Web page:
Large-scale in-person events — where single-use food service items are frequently used, though reusable ware is also on the rise — are considered ideal for implementing compostable packaging standards and overcoming the infrastructure access barrier.
“We really think the sweet spot for [food service ware] is in a closed loop venue, like a sports stadium,” Davies said. Where venues can move to entirely compostable products, there won’t be any confusion for guests about how and where to dispose of items.
As events adopt new practices this can also help instigate change on a local level. Noyes referenced one example: a farmers market in Montana that was able to nearly eliminate waste in just one year, thanks to mandating compostable packaging for all vendors.
“There’s just so many events that are doing it, that some vendors are just switching over to compostables, instead of running two kinds of containers,” she said.
Clearer labeling is key
In addition to finding the right settings to use compostables, clearer labeling remains an important frontier for improving the diversion of this packaging.
The US Composting Council and BPI recently released a set of guiding principles to inform model legislation for labeling compostable products. Task force members agreed that distinguishable elements such as tinting and certification logos should be used.
A report that was a joint project between BPI and Closed Loop Partners’ Composting Consortium, which counts PepsiCo and Kraft Heinz as partners, tested design combinations across 10 compostable packaging product categories.
“Our study found that if packaging is made of a biopolymer material that looks or feels like conventional plastic, green tinting improved recognition of compostability by 20%,” said Paula Luu, senior project director at the CLP’s Center for the Circular Economy via email. The use of a larger “compostable” label callout and the BPI certification mark were also important elements in helping consumers to identify compostable packaging.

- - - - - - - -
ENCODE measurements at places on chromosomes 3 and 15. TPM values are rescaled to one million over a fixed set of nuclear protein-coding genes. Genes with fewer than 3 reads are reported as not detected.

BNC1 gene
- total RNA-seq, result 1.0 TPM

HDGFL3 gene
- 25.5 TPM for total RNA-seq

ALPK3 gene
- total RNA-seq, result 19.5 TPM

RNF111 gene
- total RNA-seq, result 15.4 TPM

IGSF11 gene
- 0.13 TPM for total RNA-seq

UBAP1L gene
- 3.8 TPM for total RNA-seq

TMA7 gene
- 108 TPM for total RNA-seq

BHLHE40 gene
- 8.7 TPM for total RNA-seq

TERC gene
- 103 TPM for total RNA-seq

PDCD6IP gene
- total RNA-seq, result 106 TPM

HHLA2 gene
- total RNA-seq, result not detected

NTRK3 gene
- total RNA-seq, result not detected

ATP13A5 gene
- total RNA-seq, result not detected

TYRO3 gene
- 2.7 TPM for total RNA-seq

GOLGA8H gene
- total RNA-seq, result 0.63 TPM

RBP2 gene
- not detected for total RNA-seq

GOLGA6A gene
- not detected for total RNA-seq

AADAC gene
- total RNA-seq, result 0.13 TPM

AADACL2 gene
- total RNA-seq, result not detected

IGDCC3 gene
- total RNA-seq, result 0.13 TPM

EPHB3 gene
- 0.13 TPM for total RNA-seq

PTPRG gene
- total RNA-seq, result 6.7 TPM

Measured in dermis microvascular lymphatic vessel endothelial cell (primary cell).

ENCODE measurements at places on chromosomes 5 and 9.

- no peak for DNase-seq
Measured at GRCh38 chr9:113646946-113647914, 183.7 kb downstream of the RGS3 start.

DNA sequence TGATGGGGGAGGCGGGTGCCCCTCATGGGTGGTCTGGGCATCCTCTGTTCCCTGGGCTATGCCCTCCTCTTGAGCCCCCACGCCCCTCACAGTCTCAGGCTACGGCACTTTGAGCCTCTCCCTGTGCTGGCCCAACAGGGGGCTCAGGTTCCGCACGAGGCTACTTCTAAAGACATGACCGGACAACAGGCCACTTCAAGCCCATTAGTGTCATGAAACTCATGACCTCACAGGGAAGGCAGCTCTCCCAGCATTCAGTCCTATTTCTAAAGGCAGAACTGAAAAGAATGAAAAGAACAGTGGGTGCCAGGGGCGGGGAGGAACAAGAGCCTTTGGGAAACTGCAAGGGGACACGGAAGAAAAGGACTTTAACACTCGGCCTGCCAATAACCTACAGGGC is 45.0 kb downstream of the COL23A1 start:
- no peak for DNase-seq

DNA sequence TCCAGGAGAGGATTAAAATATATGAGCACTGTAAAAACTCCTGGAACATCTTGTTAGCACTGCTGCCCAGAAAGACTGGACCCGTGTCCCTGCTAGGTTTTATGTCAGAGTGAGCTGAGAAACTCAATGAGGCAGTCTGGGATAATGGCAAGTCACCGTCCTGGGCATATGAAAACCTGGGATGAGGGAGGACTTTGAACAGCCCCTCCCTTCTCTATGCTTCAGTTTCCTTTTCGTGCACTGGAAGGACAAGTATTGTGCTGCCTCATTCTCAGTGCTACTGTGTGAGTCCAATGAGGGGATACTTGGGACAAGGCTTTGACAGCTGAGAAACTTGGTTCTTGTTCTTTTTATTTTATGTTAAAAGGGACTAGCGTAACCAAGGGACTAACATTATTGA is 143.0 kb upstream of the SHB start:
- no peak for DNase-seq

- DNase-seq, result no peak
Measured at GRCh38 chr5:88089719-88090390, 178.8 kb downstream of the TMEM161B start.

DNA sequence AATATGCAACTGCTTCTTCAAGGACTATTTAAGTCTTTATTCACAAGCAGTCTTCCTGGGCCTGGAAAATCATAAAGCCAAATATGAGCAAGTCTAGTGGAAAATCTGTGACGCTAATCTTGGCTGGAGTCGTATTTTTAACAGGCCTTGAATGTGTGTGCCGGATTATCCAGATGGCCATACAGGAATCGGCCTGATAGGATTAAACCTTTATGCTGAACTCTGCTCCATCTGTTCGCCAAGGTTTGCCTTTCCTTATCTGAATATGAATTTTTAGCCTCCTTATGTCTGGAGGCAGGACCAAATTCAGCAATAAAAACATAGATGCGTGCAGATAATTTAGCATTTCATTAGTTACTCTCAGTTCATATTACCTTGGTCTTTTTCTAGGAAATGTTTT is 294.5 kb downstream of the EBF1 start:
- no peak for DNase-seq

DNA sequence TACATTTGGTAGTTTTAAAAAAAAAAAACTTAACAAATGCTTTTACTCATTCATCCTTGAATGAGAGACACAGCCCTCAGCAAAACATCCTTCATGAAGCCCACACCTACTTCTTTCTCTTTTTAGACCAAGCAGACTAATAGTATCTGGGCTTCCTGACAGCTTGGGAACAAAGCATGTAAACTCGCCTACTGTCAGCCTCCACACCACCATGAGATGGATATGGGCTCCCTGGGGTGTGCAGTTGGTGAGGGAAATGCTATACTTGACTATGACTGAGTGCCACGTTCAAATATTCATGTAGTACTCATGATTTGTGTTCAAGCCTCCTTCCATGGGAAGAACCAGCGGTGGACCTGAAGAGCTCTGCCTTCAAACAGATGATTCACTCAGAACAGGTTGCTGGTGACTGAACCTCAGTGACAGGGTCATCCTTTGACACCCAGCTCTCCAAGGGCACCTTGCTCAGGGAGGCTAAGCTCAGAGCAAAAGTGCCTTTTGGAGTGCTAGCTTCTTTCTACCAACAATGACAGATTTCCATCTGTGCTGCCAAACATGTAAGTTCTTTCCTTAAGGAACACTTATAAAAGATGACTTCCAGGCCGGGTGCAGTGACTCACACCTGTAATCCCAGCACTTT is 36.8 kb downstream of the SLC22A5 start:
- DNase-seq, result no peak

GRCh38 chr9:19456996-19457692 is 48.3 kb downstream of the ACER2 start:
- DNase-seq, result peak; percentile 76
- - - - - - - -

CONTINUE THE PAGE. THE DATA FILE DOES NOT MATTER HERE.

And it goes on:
Clearer labeling is one element that could help to mitigate the gaps in consumer understanding. The report also found that almost half of more than 2,700 U.S. survey respondents had difficulty distinguishing between the terms “compostable” and “biodegradable.” All compostable items are biodegradable, but for an item to be considered compostable, it must disintegrate into non-toxic elements within a specific timeframe.
Brands with sustainability goals to make their packaging recyclable or compostable are also affected by factors like inadequate collection and processing of both conventional plastic and compostable packaging, as well as poor consumer education.
The report found that 28% of respondents would place compostable items in a recycling bin, potentially causing contamination of the recycling stream that is costly to remediate. Plus, a third of respondents were incorrectly directing items designed for industrial composting to their home composting bins, where in most cases temperatures will not be high enough to effectively many food service ware items.
Some consumers in the survey also mistakenly believed that all compostable materials will decompose in a landfill. But the required levels of oxygen, moisture and microbes are lacking in landfills and organic waste is a substantial source of methane from these sites. Analysis from the U.S. EPA found that 58% of the fugitive methane emissions from MSW landfills come from food waste.